What you need to know:
- Five African countries have led the way in letting women hold the highest office in the Judiciary - Chief Justice.
- Since independence, however, Kenya has never had a female in that capacity.
Kenya is in the process of recruiting a new Chief Justice and President of the Supreme Court. Since independence, the country has never had a female in that capacity with the highest position being that of Deputy Chief Justice currently held by Lady Justice Philomena Mwilu.
Across Africa, however, five countries - Lesotho, Seychelles, Sudan, Zambia and Ethiopia - have led the way in letting women hold the highest office in the Judiciary.
Nthomeng Justina Majara, Lesotho
In 2014, Majara was appointed the chief justice of Lesotho, making her the first woman to hold the position. In 2018, Maseru government petitioned her removal on grounds of abuse of office. Justice Majara contested arguing that the government found her to be politically unsympathetic. She was suspended and Maseforo Mahase another woman, took her place in acting capacity.
Dr. Mathilda Twomey, Seychelles
Dr Twomey was the first female judge in the history of Seychelles and also the first woman to be appointed Chief Justice of the Supreme Court of Seychelles. She served from August 2015 to September 2020 and is noted to have taken on the highest case load of a Supreme Court judge and restored judicial timeliness, efficiency, and transparency in the Southern African Chief Justices Forum.
She is said to have “completed 17 per cent of all of the cases completed in the Supreme Court (Civil and Criminal).” She is also the first female judge in the country, having been sworn-in non-resident judge in 2011.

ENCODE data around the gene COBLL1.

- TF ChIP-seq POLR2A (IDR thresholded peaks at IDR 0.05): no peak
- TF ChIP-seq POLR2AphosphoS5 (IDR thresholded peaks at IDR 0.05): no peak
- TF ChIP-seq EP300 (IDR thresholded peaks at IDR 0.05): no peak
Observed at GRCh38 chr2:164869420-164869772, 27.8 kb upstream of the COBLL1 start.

Irene Mambilima, Zambia
The 68-year-old was appointed in 2015, rising from chairperson of Electoral Commission of Zambia (ECZ), where she served twice between 2005 and 2015.
She has a connection with Kenya having been on election observer missions to Kenya.
A profile on Zambia's Judiciary's website, shows a judicial officer who has steadily rose through the ranks. The Master’s degree graduate of University of London served as Deputy Chief Justice from 2008 to 2015.
She joined the Judiciary as a Commissioner of the High Court in 1985, upon her graduation with an undergraduate in law from University of Zambia.
Later as a Judge of the same Court. She was thereafter deployed Judge-in-Charge of the Lusaka High Court. She later became, Judge-in-Charge of the High Court Commercial List. In 2000, she was appointed to act as Judge of the Supreme Court and was ratified in 2002.
Meaza Ashenafi, Ethiopia
In 2018, Ethiopia’s Prime Minister, Abiy Ahmed appointed the 57-year-old Ashenafi to the position, making her the first female federal Chief Justice of the country.
She is a gender equality advocate and has founded Ethiopian Women Lawyers Association to provide pro-bono services to women unable to afford a legal defence. She is also the co-founder of Enat Bank, a financial institution whose focus is on empowering women economically.
Nemat Abdullah Khair, Sudan
As it is, Ms Khair is the newest female chief justice having been appointed in 2019. She is also the first woman to head the judiciary of an Arab country.
In a communication from Transitional Sovereignty Council, which announced her appointment, the 64-year-old is to address "corruption cases and other cases."
Transitional Sovereignty Council is an 11-member body constituting of military leaders and civilians. Sudan is an Arab Muslim country, one of the nations without explicit laws on ending female genital mutilation.